Other Names for this Disease
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Since LAM occurs almost exclusively in women of reproductive age, researchers believe the hormone estrogen might be involved in the abnormal muscle cell growth that characterizes the disease. Although there is no direct evidence that there is a relationship between estrogen and LAM, the treatment of LAM has focused on reducing the production or effects of estrogen. This could include estrogen or other hormone suppressing drugs. Additionally, doctors believe pregnancy may accelerate the progression of LAM. Women with LAM are urged to speak with a health care professional before getting pregnant.
- How Is LAM Treated?. National Heart Lung and Blood Institute (NHLBI). December 26, 2013; http://www.nhlbi.nih.gov/health/health-topics/topics/lam/treatment.html. Accessed 7/21/2014.
- Treating LAM. The LAM Foundation. 2014; http://www.thelamfoundation.org/lam-treatment. Accessed 7/21/2014.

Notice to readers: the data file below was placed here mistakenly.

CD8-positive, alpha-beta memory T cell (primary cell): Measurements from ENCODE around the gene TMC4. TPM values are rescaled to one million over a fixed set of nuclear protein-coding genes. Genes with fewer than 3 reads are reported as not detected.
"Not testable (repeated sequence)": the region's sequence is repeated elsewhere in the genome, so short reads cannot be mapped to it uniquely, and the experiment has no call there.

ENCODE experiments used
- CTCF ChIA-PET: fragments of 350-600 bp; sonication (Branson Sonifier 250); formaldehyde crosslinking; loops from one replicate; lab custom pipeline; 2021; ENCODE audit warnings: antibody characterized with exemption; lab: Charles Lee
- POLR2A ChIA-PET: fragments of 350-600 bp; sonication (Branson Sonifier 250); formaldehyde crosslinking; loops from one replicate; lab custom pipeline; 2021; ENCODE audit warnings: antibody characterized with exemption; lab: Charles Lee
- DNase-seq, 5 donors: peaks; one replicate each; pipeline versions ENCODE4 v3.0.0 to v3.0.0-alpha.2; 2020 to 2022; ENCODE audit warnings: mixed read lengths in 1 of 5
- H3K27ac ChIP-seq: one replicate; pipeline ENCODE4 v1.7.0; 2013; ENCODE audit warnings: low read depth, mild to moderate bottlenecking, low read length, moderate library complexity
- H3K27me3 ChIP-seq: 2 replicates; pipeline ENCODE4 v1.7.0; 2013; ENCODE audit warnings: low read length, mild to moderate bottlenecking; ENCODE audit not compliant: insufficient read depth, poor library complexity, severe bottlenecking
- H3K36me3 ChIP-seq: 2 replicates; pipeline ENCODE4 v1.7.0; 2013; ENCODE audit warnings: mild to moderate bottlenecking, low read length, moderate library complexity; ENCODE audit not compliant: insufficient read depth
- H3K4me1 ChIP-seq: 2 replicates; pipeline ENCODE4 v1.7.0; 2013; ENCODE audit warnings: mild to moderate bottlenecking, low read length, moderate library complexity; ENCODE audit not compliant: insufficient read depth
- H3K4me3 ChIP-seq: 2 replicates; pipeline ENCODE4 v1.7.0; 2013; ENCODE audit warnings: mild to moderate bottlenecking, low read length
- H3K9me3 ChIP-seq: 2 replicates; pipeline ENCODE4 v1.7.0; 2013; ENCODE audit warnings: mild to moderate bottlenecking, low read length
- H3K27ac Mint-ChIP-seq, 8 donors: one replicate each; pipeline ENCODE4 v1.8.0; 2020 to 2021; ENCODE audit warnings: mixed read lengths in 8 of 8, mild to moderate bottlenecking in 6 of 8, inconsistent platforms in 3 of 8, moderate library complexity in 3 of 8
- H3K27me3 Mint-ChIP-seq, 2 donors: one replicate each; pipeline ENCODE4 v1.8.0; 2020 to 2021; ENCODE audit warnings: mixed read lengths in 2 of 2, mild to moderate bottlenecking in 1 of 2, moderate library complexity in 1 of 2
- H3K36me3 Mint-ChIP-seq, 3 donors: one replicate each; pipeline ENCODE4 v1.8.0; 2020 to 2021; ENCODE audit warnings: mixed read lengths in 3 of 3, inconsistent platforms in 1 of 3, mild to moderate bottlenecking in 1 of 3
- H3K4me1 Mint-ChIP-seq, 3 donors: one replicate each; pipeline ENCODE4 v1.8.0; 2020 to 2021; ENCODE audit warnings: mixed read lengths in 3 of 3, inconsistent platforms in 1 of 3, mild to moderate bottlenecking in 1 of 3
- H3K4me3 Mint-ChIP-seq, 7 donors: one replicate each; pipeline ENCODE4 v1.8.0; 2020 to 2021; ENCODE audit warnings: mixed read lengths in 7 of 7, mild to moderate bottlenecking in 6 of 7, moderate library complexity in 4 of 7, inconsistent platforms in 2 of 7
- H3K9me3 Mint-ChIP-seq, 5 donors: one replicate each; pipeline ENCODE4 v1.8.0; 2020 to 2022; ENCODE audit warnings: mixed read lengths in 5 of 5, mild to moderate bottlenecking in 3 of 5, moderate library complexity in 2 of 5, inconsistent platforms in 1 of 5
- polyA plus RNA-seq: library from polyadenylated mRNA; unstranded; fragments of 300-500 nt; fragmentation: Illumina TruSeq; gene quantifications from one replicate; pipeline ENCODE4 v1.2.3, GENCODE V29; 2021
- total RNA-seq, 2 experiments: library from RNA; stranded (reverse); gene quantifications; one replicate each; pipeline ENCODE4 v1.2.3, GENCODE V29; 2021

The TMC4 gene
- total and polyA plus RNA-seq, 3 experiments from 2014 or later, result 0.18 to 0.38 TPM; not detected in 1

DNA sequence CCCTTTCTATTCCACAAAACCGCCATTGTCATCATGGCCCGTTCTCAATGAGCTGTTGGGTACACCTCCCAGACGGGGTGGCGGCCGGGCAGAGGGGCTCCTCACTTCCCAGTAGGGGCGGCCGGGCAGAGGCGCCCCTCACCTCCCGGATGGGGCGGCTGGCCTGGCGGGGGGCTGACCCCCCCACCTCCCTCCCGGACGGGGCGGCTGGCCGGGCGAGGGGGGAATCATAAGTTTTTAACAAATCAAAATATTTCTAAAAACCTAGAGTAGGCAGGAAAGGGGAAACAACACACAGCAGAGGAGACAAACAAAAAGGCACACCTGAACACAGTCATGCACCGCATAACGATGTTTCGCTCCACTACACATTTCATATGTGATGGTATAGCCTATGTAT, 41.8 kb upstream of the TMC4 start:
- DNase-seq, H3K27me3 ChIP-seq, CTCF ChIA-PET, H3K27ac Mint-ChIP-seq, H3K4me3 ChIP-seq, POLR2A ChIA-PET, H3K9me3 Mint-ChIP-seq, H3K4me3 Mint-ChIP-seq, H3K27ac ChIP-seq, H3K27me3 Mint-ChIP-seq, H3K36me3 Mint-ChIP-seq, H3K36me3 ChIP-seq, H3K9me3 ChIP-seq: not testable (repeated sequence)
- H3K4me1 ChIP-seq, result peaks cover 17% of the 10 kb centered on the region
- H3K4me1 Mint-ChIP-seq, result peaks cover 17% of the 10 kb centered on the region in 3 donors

- ClinicalTrials.gov lists trials that are studying or have studied Lymphangioleiomyomatosis. Click on the link to go to ClinicalTrials.gov to read descriptions of these studies.
The Rare Lung Diseases Consortium: Molecular Pathway-Driven Diagnostics and Therapeutics for Rare Lung Diseases is an integrated group of academic medical centers, patient support organizations, and clinical research resources dedicated to conducting clinical research involving pulmonary alveolar proteinosis, Hermansky-Pudlak Syndrome, and Lymphangioleiomyomatosis. A pilot project program supports research into other rare lung diseases that complement the main research projects.